Why crowdfunding projects are amazing and why they are horrible!

In the land of abandoned technology, there is a huge number of things that once were that now aren’t. Devices that rose, and then fell quickly. I would love to say I don’t have a lot of those devices, which I always pick the next big thing. I don’t miss, but sadly I do miss. A couple of the painful ones for me in the past year include 15 Indiegogo campaigns that have disappeared off the face of the earth. While I am saddened when a company delivers but then has to close its doors, I don’t consider that a failure, The failure’s come from Indiegogo. I also know my barrage of blogs is impacting Indiegogo, I’ve gotten two refunds from long-silent campaigns in the past month. Only 15 more to go.

I wouldn’t, by the way, keep posting this if Indiegogo even had something resembling customer service. They are great, when you reach out and looking up things you can’t find in your profile, but useless when it comes to interacting with long silent campaigns. If you log into their site, they now have a disclaimer, that crowdfunding is a risk. Crowdfunding is a risk. I agree with that. But with three Kickstarter campaigns that have died, versus 15 on Indiegogo, I don’t buy it from IG. I have backed Kickstarter projects at roughly a 2 to 1 rate over Indiegogo, and other than one interesting project has not backed a single Indiegogo project this year.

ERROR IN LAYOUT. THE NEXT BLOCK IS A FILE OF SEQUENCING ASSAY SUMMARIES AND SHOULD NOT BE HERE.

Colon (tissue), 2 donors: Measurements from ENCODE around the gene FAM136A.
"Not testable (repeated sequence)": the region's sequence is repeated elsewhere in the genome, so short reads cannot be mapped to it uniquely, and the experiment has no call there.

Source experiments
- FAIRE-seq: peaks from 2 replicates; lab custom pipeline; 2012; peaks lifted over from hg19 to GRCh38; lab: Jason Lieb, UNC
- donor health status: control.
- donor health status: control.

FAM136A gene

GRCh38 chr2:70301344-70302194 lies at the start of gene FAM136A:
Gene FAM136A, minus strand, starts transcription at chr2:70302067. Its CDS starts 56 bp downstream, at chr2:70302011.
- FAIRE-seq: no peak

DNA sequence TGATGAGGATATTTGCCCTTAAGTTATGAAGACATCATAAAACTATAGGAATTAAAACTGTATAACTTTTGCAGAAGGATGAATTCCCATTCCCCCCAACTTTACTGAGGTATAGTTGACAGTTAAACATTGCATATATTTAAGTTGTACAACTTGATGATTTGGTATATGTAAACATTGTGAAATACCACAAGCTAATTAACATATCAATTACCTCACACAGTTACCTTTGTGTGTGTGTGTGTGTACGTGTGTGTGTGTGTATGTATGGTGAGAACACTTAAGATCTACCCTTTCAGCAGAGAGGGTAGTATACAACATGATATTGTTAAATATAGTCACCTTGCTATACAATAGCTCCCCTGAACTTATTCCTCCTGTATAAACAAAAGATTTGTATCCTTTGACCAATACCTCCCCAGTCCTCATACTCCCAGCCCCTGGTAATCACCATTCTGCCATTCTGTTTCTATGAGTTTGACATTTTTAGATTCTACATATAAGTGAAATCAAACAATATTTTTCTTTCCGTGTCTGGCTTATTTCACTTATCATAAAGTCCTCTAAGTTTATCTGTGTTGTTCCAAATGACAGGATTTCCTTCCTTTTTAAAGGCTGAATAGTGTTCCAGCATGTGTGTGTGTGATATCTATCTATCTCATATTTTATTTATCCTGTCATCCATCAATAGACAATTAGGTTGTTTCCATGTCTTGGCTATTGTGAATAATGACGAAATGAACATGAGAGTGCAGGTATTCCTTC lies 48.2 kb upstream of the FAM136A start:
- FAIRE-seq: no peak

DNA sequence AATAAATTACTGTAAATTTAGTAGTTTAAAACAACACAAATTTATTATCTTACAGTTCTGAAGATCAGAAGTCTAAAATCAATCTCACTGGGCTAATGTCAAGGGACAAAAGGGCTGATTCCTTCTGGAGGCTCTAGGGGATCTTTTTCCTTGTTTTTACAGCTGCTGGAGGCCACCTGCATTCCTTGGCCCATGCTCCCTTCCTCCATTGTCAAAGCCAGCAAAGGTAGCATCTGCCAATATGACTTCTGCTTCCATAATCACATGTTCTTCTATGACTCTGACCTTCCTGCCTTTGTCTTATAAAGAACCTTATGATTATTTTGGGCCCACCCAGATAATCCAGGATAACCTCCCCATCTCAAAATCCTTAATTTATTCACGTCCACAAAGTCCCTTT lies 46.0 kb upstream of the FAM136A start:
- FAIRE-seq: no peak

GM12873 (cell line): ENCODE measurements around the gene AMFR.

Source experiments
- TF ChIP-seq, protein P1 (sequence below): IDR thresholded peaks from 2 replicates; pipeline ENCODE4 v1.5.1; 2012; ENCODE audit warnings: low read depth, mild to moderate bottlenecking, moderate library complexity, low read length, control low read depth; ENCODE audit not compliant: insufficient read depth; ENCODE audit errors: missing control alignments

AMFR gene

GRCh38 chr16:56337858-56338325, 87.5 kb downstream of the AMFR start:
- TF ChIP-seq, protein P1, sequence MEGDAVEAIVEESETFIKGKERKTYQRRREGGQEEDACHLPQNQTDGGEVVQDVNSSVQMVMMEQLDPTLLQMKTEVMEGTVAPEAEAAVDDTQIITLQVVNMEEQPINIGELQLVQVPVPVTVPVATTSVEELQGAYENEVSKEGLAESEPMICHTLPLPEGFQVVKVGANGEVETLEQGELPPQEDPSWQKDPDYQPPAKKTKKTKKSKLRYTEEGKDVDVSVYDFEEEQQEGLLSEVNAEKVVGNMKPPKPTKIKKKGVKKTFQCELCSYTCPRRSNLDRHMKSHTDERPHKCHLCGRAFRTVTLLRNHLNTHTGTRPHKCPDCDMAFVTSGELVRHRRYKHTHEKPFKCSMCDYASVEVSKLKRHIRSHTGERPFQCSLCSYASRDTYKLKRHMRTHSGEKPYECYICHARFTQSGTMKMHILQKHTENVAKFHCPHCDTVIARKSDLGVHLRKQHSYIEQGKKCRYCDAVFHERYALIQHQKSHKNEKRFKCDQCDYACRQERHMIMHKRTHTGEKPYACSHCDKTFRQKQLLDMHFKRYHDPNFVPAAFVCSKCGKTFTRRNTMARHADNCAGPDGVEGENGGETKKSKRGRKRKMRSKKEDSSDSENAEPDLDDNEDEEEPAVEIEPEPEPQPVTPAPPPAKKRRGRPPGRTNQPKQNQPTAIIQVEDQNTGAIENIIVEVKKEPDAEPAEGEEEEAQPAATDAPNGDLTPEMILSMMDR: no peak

I wrote a post earlier this week, about the difference between innovation and market. The market is the potential for your product to be sold. Innovation is the great idea you have. The reality of innovation is the reality of market speed though, not the potential market, but the real market. I suspect the next thing will be the concept of crowdfunding insurance. Insurance would be where your pledge to a project is guaranteed by an insurance policy. Based on my experience, they would have paid out three times for Kickstarter and many more times than that for Indiegogo. In fact, I suspect based on risk an insurance company would never allow Indiegogo campaigns to get the insurance.

The reality of future tech is you have to take risks. The reality of risks is you have to be happy when all is said and done.

I am happy as a Kickstarter backer. I am embarrassed by my former affiliation with Indiegogo.


What do you think?

14 Points

Written by DocAndersen

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